Books that Promote Peace & Nonviolence
From the Publisher
A Pulitzer Prize-winning author and a Coretta Scott King Award-winning illustrator bring to life the true story of an extraordinary six-year-old who helped shape American history when she became the first African-American sent to first grade in an all white school. This moving picture book captures the courage of a little girl standing alone in the face of racism. Full color.
From the Critics
From Publisher's Weekly - Publishers Weekly
Ruby Bridges was the sole African American child to attend a New Orleans elementary school after court-ordered desegregation in 1960. Noted research psychiatrist Coles tells how federal marshals escorted the intrepid six-year-old past angry crowds of white protestors thronging the school. Parents of the white students kept them home, and so Ruby "began learning how to read and write in an empty classroom, an empty building." Although there are disappointingly few words from Ruby herself, Coles's use of quotes from her teacher adds to the story's poignancy ("Sometimes I'd look at her and wonder how she did it.... How she went by those mobs and sat here all by herself and yet seemed so relaxed and comfortable"). The story has a rather abrupt ending; the concluding page reprints the prayer that Ruby said daily, asking God to forgive the protesters. Coles cursorily finishes the tale of Ruby's unsettling year in an afterword (two boys and then the rest of the students returned to school; the mobs dispersed by the time Ruby entered second grade). Ford (Bright Eyes, Brown Skin; Paul Robeson) contributes affecting watercolors that play up Ruby's moral courage. Ages 5-9. (Feb.)
From Susie Wilde - Children's Literature
Ruby Bridges was six years old when she was chosen to be one of the first black children to enter the New Orleans school system. She became a focus for racial hatred and bitterness, but nothing could stop her from daily uttering a prayer of forgiveness for those who surrounded her with words of ill will.
From Jan Lieberman - Children's Literature
This story tugs at our conscience as we read of 6-year-old Ruby who was the first black child to integrate an all white school in New Orleans in 1960. What hurdles she had to overcome as she faced mobs of angry whites hurling insults as she walked to school each day with the federal marshals. Maintaining dignity and courage throughout this ordeal, she set an example that will be remembered for all time. Touching illustrations portray the times and loneliness of Ruby. Update on Ruby: she is currently the parent coordinator at the same school she integrated!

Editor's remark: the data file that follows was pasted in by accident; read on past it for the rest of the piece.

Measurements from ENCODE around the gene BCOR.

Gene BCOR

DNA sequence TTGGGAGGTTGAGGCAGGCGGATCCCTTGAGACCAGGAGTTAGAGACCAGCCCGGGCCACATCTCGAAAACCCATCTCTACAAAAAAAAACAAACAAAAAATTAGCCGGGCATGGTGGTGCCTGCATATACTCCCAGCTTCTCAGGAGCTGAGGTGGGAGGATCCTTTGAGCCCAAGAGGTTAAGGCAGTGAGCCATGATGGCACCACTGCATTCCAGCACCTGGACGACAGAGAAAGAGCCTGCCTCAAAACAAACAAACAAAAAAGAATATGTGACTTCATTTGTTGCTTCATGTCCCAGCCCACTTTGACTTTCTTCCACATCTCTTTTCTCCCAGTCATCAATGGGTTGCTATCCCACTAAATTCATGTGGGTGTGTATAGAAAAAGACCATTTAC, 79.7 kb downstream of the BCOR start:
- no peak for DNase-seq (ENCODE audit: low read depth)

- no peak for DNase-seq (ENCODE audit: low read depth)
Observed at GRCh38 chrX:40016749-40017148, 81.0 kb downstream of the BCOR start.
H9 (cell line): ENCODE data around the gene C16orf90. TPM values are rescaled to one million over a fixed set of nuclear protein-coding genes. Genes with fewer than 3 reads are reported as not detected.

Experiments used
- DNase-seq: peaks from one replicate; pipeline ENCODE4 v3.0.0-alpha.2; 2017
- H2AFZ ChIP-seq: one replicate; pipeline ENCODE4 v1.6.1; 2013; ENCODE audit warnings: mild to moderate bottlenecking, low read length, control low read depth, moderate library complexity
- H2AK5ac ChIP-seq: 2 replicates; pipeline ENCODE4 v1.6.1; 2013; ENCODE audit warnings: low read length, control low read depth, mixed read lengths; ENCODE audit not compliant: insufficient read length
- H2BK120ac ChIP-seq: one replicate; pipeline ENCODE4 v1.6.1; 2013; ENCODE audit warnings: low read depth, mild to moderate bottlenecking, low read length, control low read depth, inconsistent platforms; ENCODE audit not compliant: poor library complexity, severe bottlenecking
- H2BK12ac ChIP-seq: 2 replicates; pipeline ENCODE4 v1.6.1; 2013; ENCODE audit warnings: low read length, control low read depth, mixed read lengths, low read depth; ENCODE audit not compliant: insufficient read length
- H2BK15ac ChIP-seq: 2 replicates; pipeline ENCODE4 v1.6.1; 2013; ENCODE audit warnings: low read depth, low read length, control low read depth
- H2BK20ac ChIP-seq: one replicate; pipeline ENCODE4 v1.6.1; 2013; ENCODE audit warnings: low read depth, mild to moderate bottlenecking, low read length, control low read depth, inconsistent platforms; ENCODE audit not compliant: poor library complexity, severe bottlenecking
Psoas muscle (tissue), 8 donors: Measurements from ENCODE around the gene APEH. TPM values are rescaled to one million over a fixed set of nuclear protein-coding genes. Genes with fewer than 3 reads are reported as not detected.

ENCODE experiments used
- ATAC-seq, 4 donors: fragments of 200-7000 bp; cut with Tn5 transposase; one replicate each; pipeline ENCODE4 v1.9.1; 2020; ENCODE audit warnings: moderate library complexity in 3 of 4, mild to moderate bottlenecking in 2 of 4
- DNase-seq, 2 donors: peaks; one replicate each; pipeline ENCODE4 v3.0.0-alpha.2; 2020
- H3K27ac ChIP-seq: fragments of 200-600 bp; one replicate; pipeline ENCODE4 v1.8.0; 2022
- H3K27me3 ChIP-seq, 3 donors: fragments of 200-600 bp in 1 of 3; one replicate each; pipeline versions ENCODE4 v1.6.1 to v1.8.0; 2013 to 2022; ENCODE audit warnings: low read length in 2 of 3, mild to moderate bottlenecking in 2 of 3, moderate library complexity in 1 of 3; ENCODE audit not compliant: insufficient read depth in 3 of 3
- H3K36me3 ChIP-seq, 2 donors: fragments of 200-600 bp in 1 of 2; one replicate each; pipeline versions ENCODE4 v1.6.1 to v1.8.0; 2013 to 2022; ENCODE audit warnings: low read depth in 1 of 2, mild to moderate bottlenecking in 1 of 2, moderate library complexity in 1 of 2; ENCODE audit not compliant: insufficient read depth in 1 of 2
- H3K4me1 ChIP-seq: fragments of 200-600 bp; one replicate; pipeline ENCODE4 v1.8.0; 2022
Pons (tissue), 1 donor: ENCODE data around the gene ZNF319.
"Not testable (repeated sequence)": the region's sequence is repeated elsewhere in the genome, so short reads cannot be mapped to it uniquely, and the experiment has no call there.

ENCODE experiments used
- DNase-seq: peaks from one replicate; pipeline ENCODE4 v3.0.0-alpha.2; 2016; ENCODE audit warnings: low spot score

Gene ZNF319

From School Library Journal
Gr 1-3-Ruby Bridges was the first African American child to attend an all-white elementary school in New Orleans in 1960. Coles tells the brief story of her daily walk past furious white adults, her time alone with her teacher in an otherwise empty classroom because white parents kept their children home, and the dramatic moment when she prays in front of the furious crowd for God to forgive them. An afterword explains that later in the school year, parents slowly began to send their children back to school and eventually the crowd dispersed. Although neither the text nor the realistic watercolors are notable, children will find the story of Ruby's courage and steadfastness inspiring. It has a strong religious element with a scene of Ruby's family in church, as well as the dramatic picture of Ruby praying, which will please readers who find too few references to religion in their books.-Kathleen Odean, Moses Brown School, Providence, RI
From Hazel Rochman - BookList
Sustained by family and faith, one brave six-year-old child found the strength to walk alone through howling protesters and enter a whites-only school in New Orleans in 1960. Ruby Bridges did it every day for weeks that turned into months. The white parents withdrew their kids, and Ruby sat alone with her teacher in an empty classroom in an empty building and learned her lessons. Harvard professor Cole has written powerful adult books about children in crisis and about children's moral and political lives. Here he tells one girl's heroic story, part of the history of ordinary people who have changed the world. He tells it quietly, as an adult, and the simplicity is moving, though kids might want some indication of Ruby's personal experience, what it was like to be her. Ford's moving watercolor paintings mixed with acrylic ink are predominantly in sepia shades of brown and red. They capture the physical warmth of Ruby's family and community, the immense powers against her, and her shining inner strength.